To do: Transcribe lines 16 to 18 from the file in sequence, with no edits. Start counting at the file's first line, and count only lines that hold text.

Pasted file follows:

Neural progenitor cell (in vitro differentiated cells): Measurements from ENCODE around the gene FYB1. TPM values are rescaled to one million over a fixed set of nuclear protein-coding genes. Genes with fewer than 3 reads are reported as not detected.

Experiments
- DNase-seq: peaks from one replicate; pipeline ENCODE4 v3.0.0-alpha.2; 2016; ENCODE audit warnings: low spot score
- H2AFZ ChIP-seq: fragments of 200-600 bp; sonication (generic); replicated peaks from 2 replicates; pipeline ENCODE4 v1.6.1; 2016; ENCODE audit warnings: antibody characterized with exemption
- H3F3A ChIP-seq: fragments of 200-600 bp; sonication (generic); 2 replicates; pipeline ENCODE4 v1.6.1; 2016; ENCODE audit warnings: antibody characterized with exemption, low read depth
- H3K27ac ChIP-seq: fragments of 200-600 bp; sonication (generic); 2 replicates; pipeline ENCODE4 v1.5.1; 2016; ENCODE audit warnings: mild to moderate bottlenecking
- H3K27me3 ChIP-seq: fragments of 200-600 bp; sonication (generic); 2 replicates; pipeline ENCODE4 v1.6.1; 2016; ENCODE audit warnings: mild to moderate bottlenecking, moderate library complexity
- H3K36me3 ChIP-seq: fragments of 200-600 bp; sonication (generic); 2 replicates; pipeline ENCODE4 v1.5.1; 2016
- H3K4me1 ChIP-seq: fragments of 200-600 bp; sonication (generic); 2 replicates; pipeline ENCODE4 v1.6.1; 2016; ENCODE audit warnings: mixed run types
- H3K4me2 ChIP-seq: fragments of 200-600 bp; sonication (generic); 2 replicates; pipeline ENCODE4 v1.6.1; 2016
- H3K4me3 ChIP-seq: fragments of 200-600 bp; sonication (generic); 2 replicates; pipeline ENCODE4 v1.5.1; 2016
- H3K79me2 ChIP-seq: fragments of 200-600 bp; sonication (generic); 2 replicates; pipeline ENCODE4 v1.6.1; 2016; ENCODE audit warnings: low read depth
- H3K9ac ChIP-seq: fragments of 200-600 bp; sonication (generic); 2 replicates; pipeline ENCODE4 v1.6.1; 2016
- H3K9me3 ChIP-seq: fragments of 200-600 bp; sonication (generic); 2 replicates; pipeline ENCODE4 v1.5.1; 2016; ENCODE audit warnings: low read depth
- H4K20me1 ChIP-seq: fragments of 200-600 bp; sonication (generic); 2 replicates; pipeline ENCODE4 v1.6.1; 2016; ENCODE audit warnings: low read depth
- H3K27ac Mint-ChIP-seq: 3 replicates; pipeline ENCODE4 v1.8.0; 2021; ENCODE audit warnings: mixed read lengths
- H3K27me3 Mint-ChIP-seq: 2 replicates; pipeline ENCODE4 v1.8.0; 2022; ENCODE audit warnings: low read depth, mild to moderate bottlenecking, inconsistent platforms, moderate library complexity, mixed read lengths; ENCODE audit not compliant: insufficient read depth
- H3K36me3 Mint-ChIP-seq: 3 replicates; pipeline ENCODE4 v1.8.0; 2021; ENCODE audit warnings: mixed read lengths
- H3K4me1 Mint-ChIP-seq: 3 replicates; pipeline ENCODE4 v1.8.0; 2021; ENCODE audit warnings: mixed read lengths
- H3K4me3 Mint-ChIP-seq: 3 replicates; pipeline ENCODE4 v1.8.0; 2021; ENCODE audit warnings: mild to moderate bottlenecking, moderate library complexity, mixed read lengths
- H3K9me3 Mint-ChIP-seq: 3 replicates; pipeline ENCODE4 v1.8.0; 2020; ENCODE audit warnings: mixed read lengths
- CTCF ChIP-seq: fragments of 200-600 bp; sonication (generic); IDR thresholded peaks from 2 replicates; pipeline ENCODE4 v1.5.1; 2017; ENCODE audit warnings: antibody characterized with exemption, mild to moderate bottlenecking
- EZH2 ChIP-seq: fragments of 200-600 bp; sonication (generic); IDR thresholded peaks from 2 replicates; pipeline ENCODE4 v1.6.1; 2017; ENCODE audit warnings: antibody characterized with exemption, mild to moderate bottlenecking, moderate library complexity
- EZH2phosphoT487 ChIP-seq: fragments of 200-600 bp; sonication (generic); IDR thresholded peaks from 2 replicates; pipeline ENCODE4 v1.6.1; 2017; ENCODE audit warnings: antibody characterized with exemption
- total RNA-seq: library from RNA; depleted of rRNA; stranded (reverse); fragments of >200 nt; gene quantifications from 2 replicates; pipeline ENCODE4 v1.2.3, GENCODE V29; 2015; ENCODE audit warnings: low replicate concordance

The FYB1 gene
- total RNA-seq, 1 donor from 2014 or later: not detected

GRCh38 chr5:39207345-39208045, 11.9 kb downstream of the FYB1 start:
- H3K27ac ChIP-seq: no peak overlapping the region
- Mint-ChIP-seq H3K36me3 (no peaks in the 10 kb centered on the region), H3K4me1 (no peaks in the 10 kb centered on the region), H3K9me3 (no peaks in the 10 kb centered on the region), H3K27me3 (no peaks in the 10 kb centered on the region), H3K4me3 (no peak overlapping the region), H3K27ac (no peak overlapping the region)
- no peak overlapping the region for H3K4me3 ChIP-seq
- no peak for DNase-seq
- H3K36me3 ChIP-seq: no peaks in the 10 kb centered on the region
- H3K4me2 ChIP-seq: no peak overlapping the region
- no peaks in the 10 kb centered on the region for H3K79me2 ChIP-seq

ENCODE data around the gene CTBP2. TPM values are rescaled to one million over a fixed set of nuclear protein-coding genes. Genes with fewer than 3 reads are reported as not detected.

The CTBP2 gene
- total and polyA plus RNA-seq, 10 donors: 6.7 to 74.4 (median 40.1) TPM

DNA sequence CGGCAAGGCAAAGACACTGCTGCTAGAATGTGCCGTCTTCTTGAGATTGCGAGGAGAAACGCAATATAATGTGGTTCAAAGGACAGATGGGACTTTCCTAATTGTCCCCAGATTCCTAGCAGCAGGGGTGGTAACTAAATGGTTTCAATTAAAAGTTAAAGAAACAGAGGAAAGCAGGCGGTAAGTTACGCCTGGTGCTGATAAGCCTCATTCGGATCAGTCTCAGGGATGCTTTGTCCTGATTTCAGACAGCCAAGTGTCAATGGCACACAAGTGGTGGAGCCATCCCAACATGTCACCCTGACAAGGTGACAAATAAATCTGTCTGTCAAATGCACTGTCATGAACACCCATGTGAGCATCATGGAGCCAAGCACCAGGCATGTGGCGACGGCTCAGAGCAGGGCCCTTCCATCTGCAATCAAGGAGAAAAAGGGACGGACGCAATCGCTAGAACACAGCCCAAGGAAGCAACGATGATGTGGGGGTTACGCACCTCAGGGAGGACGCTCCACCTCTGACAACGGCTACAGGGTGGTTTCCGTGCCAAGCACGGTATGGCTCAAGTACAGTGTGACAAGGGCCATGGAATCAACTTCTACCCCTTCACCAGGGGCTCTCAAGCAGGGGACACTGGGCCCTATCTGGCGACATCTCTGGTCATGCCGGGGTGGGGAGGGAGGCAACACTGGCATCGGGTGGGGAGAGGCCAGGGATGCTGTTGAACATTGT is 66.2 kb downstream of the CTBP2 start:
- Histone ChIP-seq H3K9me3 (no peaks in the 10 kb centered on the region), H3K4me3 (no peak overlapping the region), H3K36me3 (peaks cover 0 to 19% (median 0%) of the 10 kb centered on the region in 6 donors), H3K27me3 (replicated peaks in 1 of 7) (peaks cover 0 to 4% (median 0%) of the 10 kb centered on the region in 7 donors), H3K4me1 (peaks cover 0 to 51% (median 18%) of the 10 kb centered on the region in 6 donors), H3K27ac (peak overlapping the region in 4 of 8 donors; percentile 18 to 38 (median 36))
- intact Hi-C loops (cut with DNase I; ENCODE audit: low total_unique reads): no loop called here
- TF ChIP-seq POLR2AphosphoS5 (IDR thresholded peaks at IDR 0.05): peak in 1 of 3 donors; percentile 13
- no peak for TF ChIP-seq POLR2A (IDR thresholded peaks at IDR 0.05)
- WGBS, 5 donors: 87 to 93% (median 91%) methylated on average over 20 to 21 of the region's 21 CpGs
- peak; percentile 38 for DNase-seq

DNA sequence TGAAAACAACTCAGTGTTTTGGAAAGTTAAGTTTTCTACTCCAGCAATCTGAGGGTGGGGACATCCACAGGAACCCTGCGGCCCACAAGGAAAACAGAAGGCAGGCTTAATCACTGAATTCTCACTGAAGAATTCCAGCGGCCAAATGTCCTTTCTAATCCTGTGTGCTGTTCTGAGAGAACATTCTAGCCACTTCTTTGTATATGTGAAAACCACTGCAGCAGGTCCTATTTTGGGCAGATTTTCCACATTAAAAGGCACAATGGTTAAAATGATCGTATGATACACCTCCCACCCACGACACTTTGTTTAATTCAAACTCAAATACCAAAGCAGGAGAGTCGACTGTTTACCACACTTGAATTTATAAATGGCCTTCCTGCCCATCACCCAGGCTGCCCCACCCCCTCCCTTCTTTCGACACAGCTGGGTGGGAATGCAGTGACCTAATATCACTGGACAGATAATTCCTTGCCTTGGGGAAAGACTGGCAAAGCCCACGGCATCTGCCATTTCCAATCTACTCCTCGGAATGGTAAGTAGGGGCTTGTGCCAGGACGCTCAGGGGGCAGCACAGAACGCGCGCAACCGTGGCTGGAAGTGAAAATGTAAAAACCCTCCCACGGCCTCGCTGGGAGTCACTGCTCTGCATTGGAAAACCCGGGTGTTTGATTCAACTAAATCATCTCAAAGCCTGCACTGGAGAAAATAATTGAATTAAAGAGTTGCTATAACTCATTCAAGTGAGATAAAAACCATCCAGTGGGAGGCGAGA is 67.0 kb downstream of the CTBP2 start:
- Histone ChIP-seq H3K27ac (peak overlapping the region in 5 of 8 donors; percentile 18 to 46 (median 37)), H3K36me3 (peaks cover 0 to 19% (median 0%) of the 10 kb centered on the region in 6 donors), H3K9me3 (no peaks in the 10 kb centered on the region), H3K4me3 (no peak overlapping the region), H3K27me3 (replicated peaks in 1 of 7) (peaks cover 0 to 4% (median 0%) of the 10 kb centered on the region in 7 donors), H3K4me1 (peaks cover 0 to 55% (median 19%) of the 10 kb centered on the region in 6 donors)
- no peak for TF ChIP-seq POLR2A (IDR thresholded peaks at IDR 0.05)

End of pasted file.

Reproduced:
- H3K27ac Mint-ChIP-seq: 3 replicates; pipeline ENCODE4 v1.8.0; 2021; ENCODE audit warnings: mixed read lengths
- H3K27me3 Mint-ChIP-seq: 2 replicates; pipeline ENCODE4 v1.8.0; 2022; ENCODE audit warnings: low read depth, mild to moderate bottlenecking, inconsistent platforms, moderate library complexity, mixed read lengths; ENCODE audit not compliant: insufficient read depth
- H3K36me3 Mint-ChIP-seq: 3 replicates; pipeline ENCODE4 v1.8.0; 2021; ENCODE audit warnings: mixed read lengths